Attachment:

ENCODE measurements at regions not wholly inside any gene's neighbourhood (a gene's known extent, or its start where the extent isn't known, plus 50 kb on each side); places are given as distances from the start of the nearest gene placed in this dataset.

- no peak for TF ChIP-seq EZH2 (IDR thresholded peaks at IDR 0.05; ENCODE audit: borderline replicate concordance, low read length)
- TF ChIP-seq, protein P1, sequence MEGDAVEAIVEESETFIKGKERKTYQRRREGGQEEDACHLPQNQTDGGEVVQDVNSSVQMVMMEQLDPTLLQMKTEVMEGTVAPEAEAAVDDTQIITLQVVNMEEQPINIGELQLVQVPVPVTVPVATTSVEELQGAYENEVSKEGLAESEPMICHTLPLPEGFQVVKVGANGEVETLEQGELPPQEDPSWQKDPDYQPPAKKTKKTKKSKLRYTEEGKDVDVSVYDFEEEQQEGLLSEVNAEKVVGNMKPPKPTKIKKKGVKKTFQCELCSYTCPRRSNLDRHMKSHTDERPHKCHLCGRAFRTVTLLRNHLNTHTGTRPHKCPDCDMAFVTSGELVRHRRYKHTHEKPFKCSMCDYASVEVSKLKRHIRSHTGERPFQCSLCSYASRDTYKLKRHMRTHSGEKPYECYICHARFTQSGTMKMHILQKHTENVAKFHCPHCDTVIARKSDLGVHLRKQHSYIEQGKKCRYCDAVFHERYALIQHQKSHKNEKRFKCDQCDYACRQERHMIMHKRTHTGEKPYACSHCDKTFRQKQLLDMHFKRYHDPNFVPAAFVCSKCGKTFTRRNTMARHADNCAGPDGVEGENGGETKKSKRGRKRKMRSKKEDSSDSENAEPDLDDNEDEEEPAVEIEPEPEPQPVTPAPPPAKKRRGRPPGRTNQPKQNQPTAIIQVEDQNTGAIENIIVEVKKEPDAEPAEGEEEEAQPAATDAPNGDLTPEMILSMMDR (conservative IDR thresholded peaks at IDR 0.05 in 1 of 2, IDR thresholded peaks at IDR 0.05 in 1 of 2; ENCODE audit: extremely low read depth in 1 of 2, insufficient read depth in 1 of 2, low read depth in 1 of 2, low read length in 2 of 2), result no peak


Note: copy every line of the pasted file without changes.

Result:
ENCODE measurements at regions not wholly inside any gene's neighbourhood (a gene's known extent, or its start where the extent isn't known, plus 50 kb on each side); places are given as distances from the start of the nearest gene placed in this dataset.

- no peak for TF ChIP-seq EZH2 (IDR thresholded peaks at IDR 0.05; ENCODE audit: borderline replicate concordance, low read length)
- TF ChIP-seq, protein P1, sequence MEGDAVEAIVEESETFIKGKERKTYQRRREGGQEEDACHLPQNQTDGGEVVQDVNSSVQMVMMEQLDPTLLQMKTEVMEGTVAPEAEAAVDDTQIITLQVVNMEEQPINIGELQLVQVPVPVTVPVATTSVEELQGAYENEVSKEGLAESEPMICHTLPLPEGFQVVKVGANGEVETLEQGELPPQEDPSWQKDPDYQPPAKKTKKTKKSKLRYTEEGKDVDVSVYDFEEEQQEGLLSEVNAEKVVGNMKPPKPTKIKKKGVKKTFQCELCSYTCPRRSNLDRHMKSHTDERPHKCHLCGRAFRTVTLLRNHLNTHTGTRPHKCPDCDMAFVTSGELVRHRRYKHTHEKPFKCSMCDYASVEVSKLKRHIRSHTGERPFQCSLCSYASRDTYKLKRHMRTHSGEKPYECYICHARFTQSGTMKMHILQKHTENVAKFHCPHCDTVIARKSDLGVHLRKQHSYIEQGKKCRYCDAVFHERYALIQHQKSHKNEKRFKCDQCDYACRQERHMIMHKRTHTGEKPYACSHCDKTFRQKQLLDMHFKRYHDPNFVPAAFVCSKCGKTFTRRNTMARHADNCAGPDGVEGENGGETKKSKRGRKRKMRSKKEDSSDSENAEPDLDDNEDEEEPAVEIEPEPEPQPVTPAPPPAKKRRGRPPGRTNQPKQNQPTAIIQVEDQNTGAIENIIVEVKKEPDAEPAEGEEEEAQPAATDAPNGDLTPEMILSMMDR (conservative IDR thresholded peaks at IDR 0.05 in 1 of 2, IDR thresholded peaks at IDR 0.05 in 1 of 2; ENCODE audit: extremely low read depth in 1 of 2, insufficient read depth in 1 of 2, low read depth in 1 of 2, low read length in 2 of 2), result no peak